The vacuous expression you know has been spreading (in speech, though not, thank heaven, in writing) like the most virulent cancer for decades… But it was left to Barney Oldfield, an eighty-seven-year-old retired air force colonel, to launch a vigorous campaign against you know. In 1997 Colonel Oldfield, a Nebraskan, offered a $1,000 scholarship to the Nebraska student who submitted a tape recording of a radio or television broadcast with the most you knows in fifteen minutes.
The first year’s winner was thirteen-year-old Dalton Hartman, who submitted a tape with forty-one you knows in four minutes, thirty-eight seconds. The next year, a fifth grader named Jason Rich took the prize. His tape, a twelve-minute interview with a basketball coach, had sixty-four you knows...
Colonel Oldfield has made arrangement in his estate for continuation of the contest.
Oldfield died in 2003. I can't find any evidence that the scholarship did continue after his death. This LA Times article has more info about his somewhat eccentric philanthropy.
This documentary has it all: great music, great interviews, great cinematography, ongoing thematic relevance to today. But we feature it on WU mainly for the clothing, both of performers and of the audience. Viewers might also empathize with the director's fascination with hotpants.
Back in 1987, twice-divorced Manhattan lawyer Daniel Hirsch got the idea that divorcees were a potentially untapped audience for a magazine. As he described it:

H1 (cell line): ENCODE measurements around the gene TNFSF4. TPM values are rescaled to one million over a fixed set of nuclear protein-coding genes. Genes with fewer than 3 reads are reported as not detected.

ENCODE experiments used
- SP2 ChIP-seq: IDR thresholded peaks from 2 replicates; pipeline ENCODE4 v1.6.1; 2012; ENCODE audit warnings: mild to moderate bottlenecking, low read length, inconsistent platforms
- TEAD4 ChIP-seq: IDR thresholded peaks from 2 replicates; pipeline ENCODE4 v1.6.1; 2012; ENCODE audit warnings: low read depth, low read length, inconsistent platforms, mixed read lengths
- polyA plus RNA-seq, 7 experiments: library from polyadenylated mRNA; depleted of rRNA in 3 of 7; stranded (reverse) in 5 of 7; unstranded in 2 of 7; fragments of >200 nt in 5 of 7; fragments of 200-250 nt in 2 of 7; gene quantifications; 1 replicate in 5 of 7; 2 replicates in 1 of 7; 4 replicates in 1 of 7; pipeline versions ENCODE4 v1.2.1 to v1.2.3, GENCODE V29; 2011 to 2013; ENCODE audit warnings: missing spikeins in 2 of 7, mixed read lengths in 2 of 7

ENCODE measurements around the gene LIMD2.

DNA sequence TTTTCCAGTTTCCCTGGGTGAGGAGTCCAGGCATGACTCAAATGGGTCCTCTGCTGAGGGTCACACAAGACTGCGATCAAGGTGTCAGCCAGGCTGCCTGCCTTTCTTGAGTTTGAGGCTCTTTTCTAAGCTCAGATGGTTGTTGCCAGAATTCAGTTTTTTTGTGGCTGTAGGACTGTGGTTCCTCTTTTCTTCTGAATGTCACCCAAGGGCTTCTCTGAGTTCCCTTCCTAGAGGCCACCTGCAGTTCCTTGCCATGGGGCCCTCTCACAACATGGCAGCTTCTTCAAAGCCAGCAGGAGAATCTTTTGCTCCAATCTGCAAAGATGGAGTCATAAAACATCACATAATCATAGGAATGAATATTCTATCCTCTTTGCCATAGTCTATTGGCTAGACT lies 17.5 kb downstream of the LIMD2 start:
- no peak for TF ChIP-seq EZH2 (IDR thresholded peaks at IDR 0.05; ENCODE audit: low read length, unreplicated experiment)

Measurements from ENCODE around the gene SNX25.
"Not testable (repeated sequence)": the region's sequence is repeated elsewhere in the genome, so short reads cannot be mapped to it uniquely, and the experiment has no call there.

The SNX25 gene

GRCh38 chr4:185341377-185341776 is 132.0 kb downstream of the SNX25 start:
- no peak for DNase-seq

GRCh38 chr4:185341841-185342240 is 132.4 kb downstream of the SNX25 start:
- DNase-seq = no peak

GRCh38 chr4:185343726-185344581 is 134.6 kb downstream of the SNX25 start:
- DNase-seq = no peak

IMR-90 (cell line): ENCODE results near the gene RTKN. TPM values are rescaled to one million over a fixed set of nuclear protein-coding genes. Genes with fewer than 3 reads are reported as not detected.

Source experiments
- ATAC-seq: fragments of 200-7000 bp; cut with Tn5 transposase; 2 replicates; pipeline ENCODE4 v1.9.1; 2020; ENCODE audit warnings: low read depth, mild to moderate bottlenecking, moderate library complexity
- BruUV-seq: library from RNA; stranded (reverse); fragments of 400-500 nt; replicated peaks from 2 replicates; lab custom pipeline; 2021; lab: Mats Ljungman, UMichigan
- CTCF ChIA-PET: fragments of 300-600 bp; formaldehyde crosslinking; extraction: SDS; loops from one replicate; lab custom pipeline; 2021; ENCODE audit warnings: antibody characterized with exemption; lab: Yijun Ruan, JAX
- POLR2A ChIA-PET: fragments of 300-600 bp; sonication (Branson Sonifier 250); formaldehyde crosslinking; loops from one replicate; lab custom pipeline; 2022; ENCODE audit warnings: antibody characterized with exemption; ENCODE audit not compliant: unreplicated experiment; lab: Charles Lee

"Divorce magazine was born in the waiting room of a doctor's office. My wife and I were waiting to see a marriage counselor. ... As it became clear that the marriage was doomed, what I wanted most was information. ... Later, reflecting on the experience, it occurred to me that there must be millions of people in this country who need good solid information about how to survive divorce and its after-effects. Thus, the idea for Divorce magazine."
media experts say Divorce was simply a flawed idea for a magazine. "Most life style magazines have a purchase cycle they can identify," explains Joshua Ostroff, an associate media director at Hill, Holliday Connors Cosmopulos. "But hopefully divorce is a one-shot deal. No one wants to stay in the category. They weren't going to make a lot of money off long-term subscriptions."
But it seems like it can't have been that bad of an idea because some googling reveals that there is in fact a Divorce magazine that's been in existence since 1996, and still seems to be going strong.
Books Selected and endorsed for Pure Weirdness by Your WU Team
Who We Are
Alex is the creator and curator of the Museum of Hoaxes. He's also the author of various weird, non-fiction books such as Elephants on Acid.
Paul Di Filippo
Paul has been paid to put weird ideas into fictional form for over thirty years, in his career as a noted science fiction writer. He has recently begun blogging on many curious topics with three fellow writers at The Inferior 4+1.
Our banner was drawn by the legendary underground cartoonist Rick Altergott.